Tests are selected and administered so as best to ensure that if a test is administered to a child with impaired sensory, manual, or speaking skills, the test results accurately reflect the child’s aptitude or achievement level or whatever other factors the tst purporst to measure, rather than reflecting the child’s impaired sensory, manual, or speaking skills (unless those skills are the factors the test purports to measure).

Taken from http://framework.esc18.net/documents/34CFR300/500/300.532.htm

slide11

In addition to the preceding factors, the traditional approach does not necessarily link assessment to intervention. It is primarily focused on eligibility. Such a conceptualization can be problematic because it focuses on scores, not necessarily on processes. A discrepancy itself does not highlight a disorder in one or more of the basic psychological processes.

recap on traditional assessment
Recap on traditional assessment
  • Normal curve equivalents, the simple-difference method, and predicted achievement method, are some ways of establishing a discrepancy.
  • No approach takes into account the “Mark Penalty” and are contrary to § 300.532 “Evaluation Procedures” of the C.F.R.
  • Assessments may be focused on eligibility only and not on the intervention planning process.
slide13

The Response to Intervention model has been indicated as an option by the 2005 Reauthorization of Individuals with Disabilities Education Act to circumvent the problems identified with the traditional approach.

The theme of this approach is that special education should be the last area that is visited-that the student cannot receive a Free and Appropriate Public Education without special educations upports.

characteristics of the response to intervention paradigm
Characteristics of the Response to Intervention paradigm
  • Decreased emphasis on norm-referenced or individualized assessment (may not translate to what is happening in the classroom)
  • Increased opportunities for indirect intervention (consultation)
  • Increased opportunities for direct intervention (counseling)
  • Increased use of alternative local assessments (such as DIBELS, curriculum based assessments, or curriculum based measurement.)
positive points to this paradigm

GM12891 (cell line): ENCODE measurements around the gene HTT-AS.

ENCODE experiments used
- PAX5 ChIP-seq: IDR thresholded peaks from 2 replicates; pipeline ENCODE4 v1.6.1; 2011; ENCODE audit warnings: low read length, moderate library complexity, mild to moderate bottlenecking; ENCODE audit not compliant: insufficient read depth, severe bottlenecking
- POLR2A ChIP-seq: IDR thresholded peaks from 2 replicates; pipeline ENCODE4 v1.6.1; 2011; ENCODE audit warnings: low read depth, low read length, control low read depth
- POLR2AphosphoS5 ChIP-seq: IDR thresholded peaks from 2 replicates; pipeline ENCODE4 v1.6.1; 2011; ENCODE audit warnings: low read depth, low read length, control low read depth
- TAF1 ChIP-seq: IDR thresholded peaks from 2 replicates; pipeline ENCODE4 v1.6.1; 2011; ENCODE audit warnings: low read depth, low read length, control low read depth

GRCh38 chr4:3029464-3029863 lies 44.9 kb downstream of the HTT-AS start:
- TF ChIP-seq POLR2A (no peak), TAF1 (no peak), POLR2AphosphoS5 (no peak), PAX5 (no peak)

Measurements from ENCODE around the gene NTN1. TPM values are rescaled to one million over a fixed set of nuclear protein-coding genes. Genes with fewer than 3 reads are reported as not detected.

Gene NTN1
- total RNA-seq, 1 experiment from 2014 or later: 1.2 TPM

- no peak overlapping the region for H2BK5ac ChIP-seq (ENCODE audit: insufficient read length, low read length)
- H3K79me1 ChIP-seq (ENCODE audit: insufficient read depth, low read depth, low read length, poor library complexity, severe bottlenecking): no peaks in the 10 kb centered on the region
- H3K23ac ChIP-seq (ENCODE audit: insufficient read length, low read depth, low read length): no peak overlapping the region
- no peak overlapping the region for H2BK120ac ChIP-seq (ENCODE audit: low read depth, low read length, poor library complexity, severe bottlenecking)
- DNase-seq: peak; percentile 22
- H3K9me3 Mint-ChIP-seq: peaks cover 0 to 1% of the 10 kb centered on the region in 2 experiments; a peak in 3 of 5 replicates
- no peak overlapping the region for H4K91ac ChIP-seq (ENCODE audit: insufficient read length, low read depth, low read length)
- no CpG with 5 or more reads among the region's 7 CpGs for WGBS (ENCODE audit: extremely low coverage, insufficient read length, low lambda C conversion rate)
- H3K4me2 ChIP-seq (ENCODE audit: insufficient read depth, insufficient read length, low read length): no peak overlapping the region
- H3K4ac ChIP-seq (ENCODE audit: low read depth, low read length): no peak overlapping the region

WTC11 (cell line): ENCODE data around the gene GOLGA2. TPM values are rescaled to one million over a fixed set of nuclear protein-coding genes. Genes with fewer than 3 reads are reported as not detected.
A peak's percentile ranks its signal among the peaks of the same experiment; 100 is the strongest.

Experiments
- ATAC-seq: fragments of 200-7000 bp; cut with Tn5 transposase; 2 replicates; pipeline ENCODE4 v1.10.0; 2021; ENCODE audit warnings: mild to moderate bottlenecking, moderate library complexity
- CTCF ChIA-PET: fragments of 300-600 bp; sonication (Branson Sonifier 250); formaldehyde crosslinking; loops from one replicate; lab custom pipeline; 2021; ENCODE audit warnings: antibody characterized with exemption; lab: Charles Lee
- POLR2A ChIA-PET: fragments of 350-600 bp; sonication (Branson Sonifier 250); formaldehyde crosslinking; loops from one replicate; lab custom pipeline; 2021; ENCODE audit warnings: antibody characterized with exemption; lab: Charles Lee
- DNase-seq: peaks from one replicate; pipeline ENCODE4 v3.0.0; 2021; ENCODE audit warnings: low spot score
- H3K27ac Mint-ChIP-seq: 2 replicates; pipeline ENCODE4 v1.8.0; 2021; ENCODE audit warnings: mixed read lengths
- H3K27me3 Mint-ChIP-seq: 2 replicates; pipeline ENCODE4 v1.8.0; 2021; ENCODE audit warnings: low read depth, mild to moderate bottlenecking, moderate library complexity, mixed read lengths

Positive points to this paradigm
  • Progress monitoring is easier (can administer multiple assessments and document quality of interventions).
  • Onus is on using empirically based interventions, not minor informal changes.
  • Student can be compared to peers in their local cohort, as opposed to a national representation.
are there cons to this framework yes
Are there cons to this framework? YES!
  • Assessments are outcome-driven, not process driven (You only see the products as a result of cognitive processes.)
  • More difficult to determine to what extent facilitators and inhibitors end and real learning problems begin.
  • Difficult to determine etiology of the referral concern.
slide17

Recap on response to intervention:

  • Decrease emphasis on normed assessment.
  • Increased opportunities for other school psychologist roles.
  • Can monitor progress by administering multiple assessments.
  • Results focus on outcomes, not process.
  • Difficult to determine disorder in basic psychological processes-assumption is made of LD.
slide18

The multi-tiered model advocates a comprehensive implementation of the problem solving model. However, few writings on utilizing a response to intervention framework give suggestions about alternatives to the “referral” stage. Specific theoretical models are not endorsed. There are problems with this framework.

  • Consider:
  • If the definition of learning disabled is still a disorder in one or more of the basic psychological processes, how will these deficits be defined if we go right to identification without formal assessment?
  • Will there be a temptation to use the traditional approach at the final tier, an approach that we already know is problematic?

This is why a solid theoretical approach is endorsed. An approach that fits this model is…

slide19

The Cattell-Horn

Carroll (CHC)

Theory of

Cognitive

Development

slide20

The Cattell-Horn-Carroll Theory of cognitive development is a synthesis of the models by Raymond Cattell, John Horn, and John Carroll.

Cattell postulated that there were two overall abilities people have: Crystallized intelligence and fluid intelligence. Crystallized intelligence reflected abilities that were relatively static (such as learned information) while fluid intelligence was more related to novel problem solving.

John Horn expanded this model by adding seven to nine (depending on your theoretical orientation) broad abilities. They include:

john horn s broad abilities